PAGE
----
A man who lost his 13-year-old sister in the Shankill bombing has said he is “sickened” that the Sinn Fein president has defended those attending a commemoration of one of her killers.
Gary Murray, whose sister Leanne died in 1993 when an IRA bomb exploded in Frizzell’s fish shop, said today’s memorial tribute to Thomas Begley is nothing more than the “glorification of a child killer”.
Begley died along with nine innocent Protestants in the botched Shankill Road attack. A second bomber, Sean Kelly, survived the blast and was prosecuted for his role in the mass murder.
Mr Murray was commenting after Mary Lou McDonald defended Sinn Fein members who will be at Belfast’s Milltown cemetery for the event to mark the 25th anniversary of Begley’s death.
The gathering at the cemetery is due to happen today at about 1pm, according to a poster circulated for the event.
Speaking in Dublin yesterday, the Sinn Fein leader said events of remembrance are “difficult and sensitive,” and added: “I have consistently said that for us to respect each other and for us to begin the process of healing and reconciliation, we have to allow for remembrance by everybody, by all sides.
“That includes, in this case, the loved ones and families of those who were killed in the bomb and that includes Thomas Begley.”
Ms McDonald went on to say: “I know that creates a difficulty for people, it creates controversy, but the truth is for us really to begin the process of putting the conflict to rest and creating a healing environment, we have to allow for remembrance on all sides.”
Mr Murray said the Sinn Fein president’s refusal to distance herself from the Milltown event had ended victims’ hopes of a new era of mutual respect.
“If any victims thought that there would be some fresh thinking in Sinn Fein under her leadership then it’s been dashed now, 100%,” he said.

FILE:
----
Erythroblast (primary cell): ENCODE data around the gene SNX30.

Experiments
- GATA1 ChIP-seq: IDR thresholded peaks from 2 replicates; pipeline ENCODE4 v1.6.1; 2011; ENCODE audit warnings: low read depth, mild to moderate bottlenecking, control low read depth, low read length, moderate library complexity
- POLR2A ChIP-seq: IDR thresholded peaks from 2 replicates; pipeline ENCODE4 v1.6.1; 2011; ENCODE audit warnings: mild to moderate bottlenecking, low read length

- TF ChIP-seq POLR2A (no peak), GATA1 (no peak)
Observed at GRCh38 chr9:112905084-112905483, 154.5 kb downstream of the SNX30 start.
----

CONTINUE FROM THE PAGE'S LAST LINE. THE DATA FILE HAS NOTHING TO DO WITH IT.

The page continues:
“What kind of message is she sending out? It’s all a bit sickening. How can you glorify a terrorist... how can you actually do it?”
Mr Murray said he would spend his day remembering the genuine victims of both the Shankill bomb and the vicious loyalist backlash in the week that followed.
“I’m thinking today of the two council workers who were killed [in retaliation for the Shankill bomb], and it’s also coming up to Greysteel [massacre] anniversary and I’ll be thinking about them as well,” he said.
In recent days there were reports that Thomas Begley’s father Billy said “if we had known what Thomas was going to do that day, we would have chained him to his bed”.
After an initial report where Mr Begley appeared to distance himself from the Milltown gathering today, he told the Press Association he will be at the commemoration.
Mr Murray recalled Billy Begley sharing a platform with Sean Kelly at a similar event where a plaque was unveiled to Thomas Begley in the Ardoyne in 2013.
Mr Murray said: “Back then, watching the plaque unveiling it was really hard to handle. It just looked like a glorification. How can [the Milltown event] be a commemoration when he’s a child-killer?
“If the [Begley] family want to remember him privately I don’t mind that at all, but the way I felt when I saw that poster [advertising the Milltown commemoration] – it just looks like it’s rubbing salt into the Shankill bomb families’ wounds.”
Billy Begley declined to comment when contacted by the News Letter yesterday.